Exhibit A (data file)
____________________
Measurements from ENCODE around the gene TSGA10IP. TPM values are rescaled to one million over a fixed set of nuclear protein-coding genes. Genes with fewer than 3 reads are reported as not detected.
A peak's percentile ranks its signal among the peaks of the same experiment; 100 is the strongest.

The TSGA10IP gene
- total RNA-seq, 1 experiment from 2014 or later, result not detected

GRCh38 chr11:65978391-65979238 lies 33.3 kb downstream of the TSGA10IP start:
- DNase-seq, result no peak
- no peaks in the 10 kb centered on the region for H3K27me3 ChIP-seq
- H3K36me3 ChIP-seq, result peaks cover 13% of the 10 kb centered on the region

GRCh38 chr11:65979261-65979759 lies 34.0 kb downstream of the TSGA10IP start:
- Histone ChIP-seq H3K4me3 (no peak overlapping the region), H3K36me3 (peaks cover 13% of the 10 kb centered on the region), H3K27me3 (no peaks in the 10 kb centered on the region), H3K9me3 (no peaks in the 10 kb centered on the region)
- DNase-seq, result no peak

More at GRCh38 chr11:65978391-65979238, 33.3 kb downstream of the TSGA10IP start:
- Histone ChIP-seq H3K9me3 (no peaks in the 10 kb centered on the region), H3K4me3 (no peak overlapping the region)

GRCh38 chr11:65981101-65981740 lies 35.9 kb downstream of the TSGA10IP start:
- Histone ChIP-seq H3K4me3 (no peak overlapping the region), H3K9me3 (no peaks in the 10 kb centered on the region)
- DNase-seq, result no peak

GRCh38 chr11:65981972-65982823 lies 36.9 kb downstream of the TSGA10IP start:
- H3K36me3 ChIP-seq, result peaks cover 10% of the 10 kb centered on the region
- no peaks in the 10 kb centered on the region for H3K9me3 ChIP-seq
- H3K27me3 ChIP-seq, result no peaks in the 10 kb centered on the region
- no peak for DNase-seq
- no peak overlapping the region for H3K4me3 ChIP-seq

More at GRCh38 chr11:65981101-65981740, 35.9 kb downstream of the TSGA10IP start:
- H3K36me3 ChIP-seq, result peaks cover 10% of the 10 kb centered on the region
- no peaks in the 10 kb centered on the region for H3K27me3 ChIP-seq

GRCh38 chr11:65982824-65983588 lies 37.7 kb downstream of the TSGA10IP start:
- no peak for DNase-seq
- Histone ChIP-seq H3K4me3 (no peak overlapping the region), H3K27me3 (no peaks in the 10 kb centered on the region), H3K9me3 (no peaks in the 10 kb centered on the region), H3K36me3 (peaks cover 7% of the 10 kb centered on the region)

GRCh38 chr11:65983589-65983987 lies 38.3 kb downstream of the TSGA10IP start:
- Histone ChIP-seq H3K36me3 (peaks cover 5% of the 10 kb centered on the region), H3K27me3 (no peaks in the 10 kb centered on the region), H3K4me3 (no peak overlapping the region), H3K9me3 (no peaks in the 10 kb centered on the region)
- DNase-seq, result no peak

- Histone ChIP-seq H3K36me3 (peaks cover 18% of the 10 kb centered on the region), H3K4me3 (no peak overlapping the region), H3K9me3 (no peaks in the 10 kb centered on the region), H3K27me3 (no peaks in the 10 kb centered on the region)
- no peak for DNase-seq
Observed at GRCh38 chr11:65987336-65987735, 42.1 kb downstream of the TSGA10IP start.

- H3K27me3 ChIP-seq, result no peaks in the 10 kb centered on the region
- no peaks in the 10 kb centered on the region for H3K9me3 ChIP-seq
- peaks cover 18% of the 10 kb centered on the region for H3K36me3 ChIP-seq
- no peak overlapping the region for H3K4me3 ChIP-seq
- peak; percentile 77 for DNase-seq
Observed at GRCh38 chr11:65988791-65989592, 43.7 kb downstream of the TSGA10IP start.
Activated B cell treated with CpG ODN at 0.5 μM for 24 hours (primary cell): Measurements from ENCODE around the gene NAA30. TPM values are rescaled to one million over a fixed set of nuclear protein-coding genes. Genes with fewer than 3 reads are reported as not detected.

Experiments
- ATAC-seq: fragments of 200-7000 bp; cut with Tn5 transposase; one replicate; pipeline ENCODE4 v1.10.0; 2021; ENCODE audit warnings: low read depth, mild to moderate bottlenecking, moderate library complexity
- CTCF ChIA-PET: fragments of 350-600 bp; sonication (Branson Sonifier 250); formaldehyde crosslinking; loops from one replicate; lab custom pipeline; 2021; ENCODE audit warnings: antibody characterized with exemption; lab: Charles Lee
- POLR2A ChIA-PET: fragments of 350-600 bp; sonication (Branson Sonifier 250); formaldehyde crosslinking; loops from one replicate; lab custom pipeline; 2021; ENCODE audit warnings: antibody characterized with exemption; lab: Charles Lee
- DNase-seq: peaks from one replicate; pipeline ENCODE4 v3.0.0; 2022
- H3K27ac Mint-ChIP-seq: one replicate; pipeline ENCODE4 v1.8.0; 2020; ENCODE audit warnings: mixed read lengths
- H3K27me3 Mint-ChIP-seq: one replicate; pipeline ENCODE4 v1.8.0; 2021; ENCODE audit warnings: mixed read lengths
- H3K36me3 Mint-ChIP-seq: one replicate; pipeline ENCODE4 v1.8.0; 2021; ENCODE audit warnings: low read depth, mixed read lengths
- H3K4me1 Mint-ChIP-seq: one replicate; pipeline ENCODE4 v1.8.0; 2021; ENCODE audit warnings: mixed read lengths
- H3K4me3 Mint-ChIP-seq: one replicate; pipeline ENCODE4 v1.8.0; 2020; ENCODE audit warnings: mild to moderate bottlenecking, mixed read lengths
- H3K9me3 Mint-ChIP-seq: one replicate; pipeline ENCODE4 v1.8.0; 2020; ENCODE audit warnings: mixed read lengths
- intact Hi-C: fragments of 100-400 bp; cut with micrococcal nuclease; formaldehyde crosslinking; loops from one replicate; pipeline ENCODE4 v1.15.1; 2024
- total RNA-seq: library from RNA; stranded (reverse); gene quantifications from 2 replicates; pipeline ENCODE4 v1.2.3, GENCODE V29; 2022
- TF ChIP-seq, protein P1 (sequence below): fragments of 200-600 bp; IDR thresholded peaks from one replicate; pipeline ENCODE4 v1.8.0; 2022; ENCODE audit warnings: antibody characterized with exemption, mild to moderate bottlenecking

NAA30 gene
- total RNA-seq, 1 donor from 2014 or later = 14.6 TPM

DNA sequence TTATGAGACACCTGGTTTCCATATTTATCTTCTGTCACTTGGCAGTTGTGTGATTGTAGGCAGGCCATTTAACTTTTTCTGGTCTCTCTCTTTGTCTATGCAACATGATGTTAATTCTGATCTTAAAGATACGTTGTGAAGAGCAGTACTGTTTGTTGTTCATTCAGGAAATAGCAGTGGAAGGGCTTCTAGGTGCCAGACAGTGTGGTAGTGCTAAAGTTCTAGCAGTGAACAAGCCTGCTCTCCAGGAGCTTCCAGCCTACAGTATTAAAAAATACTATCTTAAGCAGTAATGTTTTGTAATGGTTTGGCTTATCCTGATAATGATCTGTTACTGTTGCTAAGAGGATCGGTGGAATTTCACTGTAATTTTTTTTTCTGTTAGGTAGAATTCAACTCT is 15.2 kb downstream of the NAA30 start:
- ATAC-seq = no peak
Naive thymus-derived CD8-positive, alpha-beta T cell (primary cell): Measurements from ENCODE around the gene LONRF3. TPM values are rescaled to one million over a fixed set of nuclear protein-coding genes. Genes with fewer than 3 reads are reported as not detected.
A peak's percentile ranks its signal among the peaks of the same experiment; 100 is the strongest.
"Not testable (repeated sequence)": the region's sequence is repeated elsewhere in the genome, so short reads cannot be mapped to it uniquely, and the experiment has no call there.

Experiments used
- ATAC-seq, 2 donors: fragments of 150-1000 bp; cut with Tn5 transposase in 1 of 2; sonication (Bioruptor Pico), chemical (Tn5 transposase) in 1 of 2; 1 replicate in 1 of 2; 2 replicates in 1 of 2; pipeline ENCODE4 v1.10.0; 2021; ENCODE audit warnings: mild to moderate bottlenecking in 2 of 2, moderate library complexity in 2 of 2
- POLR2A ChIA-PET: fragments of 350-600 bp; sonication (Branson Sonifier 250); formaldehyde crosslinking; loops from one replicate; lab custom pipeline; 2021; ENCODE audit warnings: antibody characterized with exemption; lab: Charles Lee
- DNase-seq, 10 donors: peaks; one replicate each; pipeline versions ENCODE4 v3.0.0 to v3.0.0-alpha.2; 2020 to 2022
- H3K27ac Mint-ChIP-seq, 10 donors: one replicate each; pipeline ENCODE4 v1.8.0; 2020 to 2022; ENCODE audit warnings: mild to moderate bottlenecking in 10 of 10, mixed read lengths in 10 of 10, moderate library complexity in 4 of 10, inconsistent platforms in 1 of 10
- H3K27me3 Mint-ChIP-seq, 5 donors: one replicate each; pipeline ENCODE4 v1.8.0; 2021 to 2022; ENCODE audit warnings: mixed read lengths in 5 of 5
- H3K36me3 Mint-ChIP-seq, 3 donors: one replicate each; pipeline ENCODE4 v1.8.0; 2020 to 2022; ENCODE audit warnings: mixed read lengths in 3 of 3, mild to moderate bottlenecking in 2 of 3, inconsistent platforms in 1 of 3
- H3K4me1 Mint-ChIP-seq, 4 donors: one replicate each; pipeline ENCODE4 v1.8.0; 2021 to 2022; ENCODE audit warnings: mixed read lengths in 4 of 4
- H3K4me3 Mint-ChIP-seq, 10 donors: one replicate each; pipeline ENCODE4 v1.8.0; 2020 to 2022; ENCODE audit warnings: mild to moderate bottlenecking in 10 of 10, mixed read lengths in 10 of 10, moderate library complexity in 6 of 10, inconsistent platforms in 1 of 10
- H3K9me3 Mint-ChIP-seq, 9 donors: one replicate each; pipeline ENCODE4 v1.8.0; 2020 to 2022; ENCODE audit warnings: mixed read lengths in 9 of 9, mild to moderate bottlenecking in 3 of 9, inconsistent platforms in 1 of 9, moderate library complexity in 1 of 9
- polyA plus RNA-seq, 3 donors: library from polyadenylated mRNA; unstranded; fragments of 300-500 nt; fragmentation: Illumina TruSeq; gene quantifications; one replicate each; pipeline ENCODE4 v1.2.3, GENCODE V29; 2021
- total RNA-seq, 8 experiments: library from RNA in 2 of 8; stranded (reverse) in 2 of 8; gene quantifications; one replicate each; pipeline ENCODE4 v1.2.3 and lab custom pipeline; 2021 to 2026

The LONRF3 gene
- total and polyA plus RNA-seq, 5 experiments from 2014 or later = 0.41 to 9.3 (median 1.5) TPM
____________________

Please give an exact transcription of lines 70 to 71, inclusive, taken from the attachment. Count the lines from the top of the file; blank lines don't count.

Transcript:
- H3K4me1 Mint-ChIP-seq, 4 donors: one replicate each; pipeline ENCODE4 v1.8.0; 2021 to 2022; ENCODE audit warnings: mixed read lengths in 4 of 4
- H3K4me3 Mint-ChIP-seq, 10 donors: one replicate each; pipeline ENCODE4 v1.8.0; 2020 to 2022; ENCODE audit warnings: mild to moderate bottlenecking in 10 of 10, mixed read lengths in 10 of 10, moderate library complexity in 6 of 10, inconsistent platforms in 1 of 10